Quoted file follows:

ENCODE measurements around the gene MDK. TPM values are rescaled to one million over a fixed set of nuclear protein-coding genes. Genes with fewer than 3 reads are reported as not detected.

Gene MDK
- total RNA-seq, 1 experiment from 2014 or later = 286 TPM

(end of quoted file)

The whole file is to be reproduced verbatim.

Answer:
ENCODE measurements around the gene MDK. TPM values are rescaled to one million over a fixed set of nuclear protein-coding genes. Genes with fewer than 3 reads are reported as not detected.

Gene MDK
- total RNA-seq, 1 experiment from 2014 or later = 286 TPM